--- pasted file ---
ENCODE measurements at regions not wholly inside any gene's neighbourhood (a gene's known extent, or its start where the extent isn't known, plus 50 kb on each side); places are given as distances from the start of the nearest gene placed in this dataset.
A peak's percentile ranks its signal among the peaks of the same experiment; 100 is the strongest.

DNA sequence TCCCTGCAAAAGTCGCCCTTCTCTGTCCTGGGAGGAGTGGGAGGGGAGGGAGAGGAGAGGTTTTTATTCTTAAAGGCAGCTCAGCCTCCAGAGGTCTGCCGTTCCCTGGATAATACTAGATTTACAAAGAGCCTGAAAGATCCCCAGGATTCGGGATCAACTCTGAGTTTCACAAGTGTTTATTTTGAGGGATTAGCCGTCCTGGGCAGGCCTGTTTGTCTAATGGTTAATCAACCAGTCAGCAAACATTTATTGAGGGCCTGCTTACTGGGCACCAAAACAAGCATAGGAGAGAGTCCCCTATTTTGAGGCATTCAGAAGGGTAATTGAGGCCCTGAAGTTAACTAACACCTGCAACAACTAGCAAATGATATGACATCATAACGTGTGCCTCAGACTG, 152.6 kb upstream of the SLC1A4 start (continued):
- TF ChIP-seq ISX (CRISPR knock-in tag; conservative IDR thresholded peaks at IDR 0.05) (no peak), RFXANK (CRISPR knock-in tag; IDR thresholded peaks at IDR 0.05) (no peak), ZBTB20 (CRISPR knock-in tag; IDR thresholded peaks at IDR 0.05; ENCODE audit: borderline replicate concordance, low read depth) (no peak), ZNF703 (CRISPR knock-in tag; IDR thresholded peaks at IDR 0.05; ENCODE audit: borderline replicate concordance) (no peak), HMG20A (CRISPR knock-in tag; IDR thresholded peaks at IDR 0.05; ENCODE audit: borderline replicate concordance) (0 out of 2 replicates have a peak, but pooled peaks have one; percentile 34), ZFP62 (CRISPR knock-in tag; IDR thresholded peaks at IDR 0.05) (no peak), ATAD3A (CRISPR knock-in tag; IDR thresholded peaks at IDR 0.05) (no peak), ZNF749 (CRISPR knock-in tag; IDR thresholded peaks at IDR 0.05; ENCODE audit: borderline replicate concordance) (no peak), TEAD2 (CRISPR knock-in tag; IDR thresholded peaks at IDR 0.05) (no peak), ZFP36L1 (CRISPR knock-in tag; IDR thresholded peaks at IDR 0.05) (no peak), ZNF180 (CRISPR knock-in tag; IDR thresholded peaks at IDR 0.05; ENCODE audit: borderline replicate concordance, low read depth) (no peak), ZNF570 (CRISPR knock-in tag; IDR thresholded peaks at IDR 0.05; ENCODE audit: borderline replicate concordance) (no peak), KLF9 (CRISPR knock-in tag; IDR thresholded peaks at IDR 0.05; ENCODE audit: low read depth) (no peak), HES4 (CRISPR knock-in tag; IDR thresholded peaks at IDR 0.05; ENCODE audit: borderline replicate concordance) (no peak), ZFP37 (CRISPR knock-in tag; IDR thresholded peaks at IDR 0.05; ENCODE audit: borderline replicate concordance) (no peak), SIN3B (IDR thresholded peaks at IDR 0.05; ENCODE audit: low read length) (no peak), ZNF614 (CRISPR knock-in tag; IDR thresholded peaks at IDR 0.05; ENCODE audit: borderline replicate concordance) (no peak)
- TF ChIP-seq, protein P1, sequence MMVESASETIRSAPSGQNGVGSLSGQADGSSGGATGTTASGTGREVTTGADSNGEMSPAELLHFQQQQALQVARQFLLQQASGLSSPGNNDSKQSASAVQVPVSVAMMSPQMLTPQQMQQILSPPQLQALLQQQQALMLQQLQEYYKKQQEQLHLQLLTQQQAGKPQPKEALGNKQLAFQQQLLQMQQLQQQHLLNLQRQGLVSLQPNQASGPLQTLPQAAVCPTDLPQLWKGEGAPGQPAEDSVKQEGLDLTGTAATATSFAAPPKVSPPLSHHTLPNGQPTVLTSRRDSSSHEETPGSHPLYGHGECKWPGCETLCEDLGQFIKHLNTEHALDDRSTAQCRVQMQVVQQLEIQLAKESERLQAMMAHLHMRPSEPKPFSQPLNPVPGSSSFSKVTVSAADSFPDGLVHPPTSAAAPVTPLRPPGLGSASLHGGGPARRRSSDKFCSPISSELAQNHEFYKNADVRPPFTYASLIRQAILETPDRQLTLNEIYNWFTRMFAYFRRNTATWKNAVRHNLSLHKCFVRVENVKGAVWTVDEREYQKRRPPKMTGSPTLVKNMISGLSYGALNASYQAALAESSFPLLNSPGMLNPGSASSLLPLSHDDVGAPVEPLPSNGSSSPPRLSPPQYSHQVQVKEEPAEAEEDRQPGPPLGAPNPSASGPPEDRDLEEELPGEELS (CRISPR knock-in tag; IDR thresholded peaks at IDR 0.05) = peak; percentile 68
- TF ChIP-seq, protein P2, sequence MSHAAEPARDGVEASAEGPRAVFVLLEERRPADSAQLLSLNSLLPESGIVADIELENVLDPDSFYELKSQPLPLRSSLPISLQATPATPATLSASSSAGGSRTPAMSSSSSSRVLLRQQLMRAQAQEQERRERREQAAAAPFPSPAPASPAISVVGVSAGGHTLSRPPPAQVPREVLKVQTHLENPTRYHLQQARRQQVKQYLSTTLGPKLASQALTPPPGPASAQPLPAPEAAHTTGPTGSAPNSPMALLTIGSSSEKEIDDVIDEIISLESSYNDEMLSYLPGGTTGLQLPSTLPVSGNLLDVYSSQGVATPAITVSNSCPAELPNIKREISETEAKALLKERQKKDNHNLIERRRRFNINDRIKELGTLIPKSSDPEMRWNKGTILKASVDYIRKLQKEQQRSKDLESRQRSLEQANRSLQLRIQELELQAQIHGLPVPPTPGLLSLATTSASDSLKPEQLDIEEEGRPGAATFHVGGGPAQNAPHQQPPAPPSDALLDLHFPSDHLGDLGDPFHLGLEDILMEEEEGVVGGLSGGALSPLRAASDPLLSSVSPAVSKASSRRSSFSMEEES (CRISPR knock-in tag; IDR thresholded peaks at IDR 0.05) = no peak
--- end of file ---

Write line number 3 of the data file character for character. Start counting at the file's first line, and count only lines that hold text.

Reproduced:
DNA sequence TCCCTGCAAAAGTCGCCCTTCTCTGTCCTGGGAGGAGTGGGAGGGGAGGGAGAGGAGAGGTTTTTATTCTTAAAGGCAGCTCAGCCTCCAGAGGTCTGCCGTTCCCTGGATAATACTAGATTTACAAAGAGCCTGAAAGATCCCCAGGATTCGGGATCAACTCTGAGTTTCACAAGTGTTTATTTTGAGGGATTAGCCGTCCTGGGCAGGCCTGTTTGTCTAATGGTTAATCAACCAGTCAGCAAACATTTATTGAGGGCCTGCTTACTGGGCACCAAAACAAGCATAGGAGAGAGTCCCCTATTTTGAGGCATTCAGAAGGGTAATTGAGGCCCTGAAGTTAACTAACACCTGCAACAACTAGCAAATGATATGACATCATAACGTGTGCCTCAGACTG, 152.6 kb upstream of the SLC1A4 start (continued):